Reporters covering Bill Clinton have noticed a much more subdued tone coming from the former president in recent days.
Gone is the Clinton on display in South Carolina, who went on the attack against his wife's chief Democratic rival Sen. Barack Obama, D-Ill.
Gone, too, are the lengthy freewheeling discussions with voters, the constant references to his White House record, and the flashes of temper directed at the news media.
The Clinton campaign appears to be trying to keep the former president tightly on message while he campaigns across the country for his wife, in the lead up to the crucial Feb. 5 multistate contests.
Yesterday, he only spoke for 31 minutes, barely mentioning himself, and today, he seemed to do his best to focus on his wife's candidacy.
They're also keeping him as far away from the press as possible. So far away, in fact, some reporters covering the ex-president are having trouble hearing what he's saying to supporters as he shakes hands along the rope line.
That's led some to speculate that Clinton, who was acting as his wife's chief attack dog — has been muzzled.
ABC NEWS asked Sen. Hillary Clinton, D-N.Y., if she personally asked her husband to "tone it down" a little in recent days, and she didn't deny it.
"Well, I'm very proud of his promoting my candidacy, and I'm very happy that he is able to travel as widely as he has been, along with my daughter," Clinton told reporters while campaigning in Little Rock, Ark.
"But this is my campaign, it is about my candidacy," she said.
Clinton said she is trying to keep her campaign message focused on her record and her policy platform.
"I want to keep it focused on what I offer to the country," Clinton said. "The very specific ideas that I have put forth, my record of experience, the proven change that I have brought to bear from Arkansas to New York."
In an interview with Cynthia McFadden for ABC NEWS' "Nightline," tonight, Clinton apologized for her husband's recent controversial remarks.
"I think whatever he said, which was certainly never intended to cause any kind of offense to anyone. ... If it did give offenses, then I take responsibility, and I'm sorry about that."
McFadden asked, "Can you control him?"
"Oh, of course," Clinton replied.
Those close to the Clintons argue it was the media that distorted and hyped Bill Clinton's comments about Obama. But insiders acknowledge there was a conscious decision to pull Bill Clinton back.
"There is a decision by him that he's gotta focus more on her record and her experience, and less about what she may have done with him in the White House," said a longtime friend of Hillary Clinton's, who asked not to be named.
Some argue the former president is still the best one to speak publicly on his wife's behalf.
"President Clinton has done a great job of explaining why Sen. Clinton is the most qualified and most experienced of the candidates, because he knows better than anyone the crucial role she played in the White House on the major issues facing the country," said Lanny Davis, a former Clinton White House special counsel.
The former president began attracting media attention when he challenged tenets of Obama's Iraq War record in New Hampshire.
"Give me a break. This whole thing is the biggest fairy tale I've ever seen," Clinton said at the time, referring to Obama's claim that he, unlike Hillary, had been consistently opposed to the Iraq War.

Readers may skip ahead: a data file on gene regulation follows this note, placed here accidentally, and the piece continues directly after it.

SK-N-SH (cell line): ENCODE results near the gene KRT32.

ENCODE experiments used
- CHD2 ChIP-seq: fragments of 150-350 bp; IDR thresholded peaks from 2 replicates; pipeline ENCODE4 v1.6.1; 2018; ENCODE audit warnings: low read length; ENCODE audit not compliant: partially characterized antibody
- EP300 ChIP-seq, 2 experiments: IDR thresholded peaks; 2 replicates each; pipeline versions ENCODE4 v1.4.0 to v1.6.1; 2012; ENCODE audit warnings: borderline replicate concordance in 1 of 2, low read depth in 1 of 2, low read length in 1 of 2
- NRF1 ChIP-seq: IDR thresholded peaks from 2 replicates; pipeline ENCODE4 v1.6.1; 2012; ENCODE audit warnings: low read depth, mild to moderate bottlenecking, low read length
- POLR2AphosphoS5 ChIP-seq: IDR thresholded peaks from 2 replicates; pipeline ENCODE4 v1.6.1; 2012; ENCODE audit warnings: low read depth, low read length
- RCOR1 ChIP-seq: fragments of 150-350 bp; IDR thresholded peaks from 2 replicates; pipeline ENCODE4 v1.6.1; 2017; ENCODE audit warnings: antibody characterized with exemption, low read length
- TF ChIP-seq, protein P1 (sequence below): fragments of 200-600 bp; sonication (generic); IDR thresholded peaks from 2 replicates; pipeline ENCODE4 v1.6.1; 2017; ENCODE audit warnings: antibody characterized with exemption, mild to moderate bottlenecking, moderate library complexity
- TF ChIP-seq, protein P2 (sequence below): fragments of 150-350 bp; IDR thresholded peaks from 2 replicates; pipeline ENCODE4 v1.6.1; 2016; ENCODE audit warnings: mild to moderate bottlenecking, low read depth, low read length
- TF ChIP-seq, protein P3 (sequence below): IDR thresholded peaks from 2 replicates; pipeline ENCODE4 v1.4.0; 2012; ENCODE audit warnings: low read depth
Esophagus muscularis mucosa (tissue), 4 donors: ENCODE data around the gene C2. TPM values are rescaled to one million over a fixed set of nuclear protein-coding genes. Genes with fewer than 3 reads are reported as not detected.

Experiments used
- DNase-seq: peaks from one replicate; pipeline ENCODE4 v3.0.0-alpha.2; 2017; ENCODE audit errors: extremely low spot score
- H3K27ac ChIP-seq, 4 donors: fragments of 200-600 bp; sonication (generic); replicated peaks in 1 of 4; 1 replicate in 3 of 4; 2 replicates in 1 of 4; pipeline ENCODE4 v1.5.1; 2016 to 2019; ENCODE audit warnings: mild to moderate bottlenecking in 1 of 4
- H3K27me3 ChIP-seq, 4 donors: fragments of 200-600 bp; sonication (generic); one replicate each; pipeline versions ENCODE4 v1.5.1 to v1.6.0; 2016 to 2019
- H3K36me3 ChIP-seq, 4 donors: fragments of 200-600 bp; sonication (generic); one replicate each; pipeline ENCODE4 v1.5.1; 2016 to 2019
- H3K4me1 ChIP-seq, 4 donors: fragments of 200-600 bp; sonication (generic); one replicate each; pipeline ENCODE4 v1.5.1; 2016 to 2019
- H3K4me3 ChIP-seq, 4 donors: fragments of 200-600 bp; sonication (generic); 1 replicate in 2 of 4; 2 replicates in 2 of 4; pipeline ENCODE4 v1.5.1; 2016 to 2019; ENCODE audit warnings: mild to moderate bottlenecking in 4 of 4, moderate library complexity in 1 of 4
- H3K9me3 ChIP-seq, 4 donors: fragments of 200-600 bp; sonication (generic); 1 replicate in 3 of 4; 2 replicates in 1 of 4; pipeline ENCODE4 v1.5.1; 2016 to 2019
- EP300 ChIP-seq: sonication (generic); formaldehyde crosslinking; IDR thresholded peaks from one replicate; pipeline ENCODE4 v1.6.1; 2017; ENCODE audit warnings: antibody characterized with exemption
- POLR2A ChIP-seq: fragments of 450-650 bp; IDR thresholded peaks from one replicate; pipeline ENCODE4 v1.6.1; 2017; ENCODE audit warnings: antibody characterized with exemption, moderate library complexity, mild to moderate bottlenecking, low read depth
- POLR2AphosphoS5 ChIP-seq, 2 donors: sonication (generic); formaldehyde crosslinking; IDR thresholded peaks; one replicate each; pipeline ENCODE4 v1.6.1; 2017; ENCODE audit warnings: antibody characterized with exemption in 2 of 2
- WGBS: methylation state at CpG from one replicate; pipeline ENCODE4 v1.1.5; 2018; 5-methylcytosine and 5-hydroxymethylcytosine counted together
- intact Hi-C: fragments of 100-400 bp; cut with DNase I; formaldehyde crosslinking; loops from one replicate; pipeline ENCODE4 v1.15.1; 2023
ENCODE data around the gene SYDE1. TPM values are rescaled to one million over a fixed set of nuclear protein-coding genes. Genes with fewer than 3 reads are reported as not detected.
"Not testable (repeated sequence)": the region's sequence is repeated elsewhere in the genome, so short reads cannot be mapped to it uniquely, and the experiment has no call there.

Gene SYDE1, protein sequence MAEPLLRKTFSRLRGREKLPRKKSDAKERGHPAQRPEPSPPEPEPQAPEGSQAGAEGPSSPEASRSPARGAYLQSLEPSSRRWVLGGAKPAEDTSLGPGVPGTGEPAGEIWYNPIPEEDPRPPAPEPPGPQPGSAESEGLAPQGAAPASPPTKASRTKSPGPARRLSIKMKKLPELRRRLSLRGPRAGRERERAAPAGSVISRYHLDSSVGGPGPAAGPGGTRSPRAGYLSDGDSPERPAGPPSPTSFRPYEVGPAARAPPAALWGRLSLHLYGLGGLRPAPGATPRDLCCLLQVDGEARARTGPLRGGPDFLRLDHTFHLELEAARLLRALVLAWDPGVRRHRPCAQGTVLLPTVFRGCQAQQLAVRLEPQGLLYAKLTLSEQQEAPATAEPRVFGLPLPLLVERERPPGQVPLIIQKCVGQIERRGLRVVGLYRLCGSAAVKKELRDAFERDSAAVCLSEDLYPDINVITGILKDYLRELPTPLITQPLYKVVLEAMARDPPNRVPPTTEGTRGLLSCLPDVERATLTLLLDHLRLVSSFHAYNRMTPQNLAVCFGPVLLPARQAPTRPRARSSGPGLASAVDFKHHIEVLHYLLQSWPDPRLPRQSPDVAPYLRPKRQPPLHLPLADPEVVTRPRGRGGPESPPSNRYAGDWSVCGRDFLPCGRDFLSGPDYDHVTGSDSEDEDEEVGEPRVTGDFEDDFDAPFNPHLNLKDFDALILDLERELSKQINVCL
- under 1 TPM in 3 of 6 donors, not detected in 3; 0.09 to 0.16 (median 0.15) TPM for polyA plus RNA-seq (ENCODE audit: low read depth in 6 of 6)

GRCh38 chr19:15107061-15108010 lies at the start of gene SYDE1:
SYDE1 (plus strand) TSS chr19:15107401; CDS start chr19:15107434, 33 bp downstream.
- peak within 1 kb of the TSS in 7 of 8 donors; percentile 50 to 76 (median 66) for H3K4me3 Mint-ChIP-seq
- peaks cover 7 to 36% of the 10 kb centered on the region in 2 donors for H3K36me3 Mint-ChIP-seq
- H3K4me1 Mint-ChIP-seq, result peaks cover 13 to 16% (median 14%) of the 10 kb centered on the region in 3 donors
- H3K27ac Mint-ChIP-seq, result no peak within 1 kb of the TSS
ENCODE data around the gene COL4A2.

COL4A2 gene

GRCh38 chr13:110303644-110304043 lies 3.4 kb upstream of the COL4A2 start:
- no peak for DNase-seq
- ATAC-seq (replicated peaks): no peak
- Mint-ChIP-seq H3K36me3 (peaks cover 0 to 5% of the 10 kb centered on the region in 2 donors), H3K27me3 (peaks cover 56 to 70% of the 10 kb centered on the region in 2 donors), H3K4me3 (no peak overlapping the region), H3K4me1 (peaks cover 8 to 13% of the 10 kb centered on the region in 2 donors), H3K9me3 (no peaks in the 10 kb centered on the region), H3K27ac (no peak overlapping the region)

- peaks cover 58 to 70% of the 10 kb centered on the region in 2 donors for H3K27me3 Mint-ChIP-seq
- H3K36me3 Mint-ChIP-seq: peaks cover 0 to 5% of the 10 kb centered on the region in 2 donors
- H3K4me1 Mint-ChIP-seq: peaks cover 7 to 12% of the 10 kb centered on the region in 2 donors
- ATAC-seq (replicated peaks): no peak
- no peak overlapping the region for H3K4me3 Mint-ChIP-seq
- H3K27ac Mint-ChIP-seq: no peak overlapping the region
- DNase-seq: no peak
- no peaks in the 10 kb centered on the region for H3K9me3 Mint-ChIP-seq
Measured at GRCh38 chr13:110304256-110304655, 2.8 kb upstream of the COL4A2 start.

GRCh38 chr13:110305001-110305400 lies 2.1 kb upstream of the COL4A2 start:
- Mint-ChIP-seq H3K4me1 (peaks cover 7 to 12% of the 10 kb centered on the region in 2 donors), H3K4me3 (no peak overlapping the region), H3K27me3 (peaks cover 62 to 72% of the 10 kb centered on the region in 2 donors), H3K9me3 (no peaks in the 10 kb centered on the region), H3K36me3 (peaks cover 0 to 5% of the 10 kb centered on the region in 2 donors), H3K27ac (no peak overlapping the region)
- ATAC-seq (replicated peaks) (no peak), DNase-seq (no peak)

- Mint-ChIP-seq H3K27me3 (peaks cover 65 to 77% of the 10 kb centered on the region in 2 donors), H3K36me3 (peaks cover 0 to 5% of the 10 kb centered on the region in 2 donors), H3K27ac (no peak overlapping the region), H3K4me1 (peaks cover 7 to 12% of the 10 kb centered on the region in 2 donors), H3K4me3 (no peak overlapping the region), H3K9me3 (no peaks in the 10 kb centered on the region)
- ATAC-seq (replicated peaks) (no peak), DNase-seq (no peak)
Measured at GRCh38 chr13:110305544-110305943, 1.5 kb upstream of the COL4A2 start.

In South Carolina, the former president blasted CNN reporter Jessica Yellin, charging that stories about voters being turned off by his recent rhetoric, and stories about racial issues entering the presidential contest, had been purely media driven.
"You wanna make this about words and name calling. I hate it," he said. "They're feeding you this because they know this is what you want. This is what you live for ... One more story. Shame on you. Shame on you!"
He garnered more media attention when he compared Obama's South Carolina victory to Jesse Jackson's wins in the state in the 1980s.
"Jesse Jackson won South Carolina in '84 and '88. Jackson ran a good campaign. And Obama ran a good campaign here," he said.
Asked whether her husband contributed to her defeat in South Carolina, Hillary Clinton told the New York Daily News' editorial board, "It may have," she said.
"It's hard to sort out all the different factors that influence people's perceptions and their votes."
Democrats, like former Sen. Tom Daschle, D-S.D., said the former president's recent comments were "not presidential," and others accused him of tarnishing his reputation as an elder statesman, and of creating divisions within the Democratic Party.
Donna Brazile, a Democratic analyst and ABC NEWS contributor, who headed Vice President Al Gore's campaign in 2000, said Bill Clinton appears to have stopped playing offense.
"He's returning to the role that he played in the first couple months of her election, and that is raising money and keeping the faithful energized," said Brazile.
Brazile likened the outspoken role Clinton was playing to one that a vice presidential candidate often plays in general election campaigns.
"It doesn't appear that he's going to play that role anymore, which I think is good for her, and I also think it's good for the Democratic Party, and good for the process," she said.
Today, Hillary Clinton emphasized that she intends to focus her campaign message on the issues.
"I think that is what voters want to hear," Clinton told ABC NEWS. "This election is about you, it's about the American voter, it's about you sitting at home, watching this, it's about you reading this, it's about your jobs, it's about your health care, your futures, and that's what I want to stay focused on."
ABC NEWS' Cynthia McFadden contributed to this report.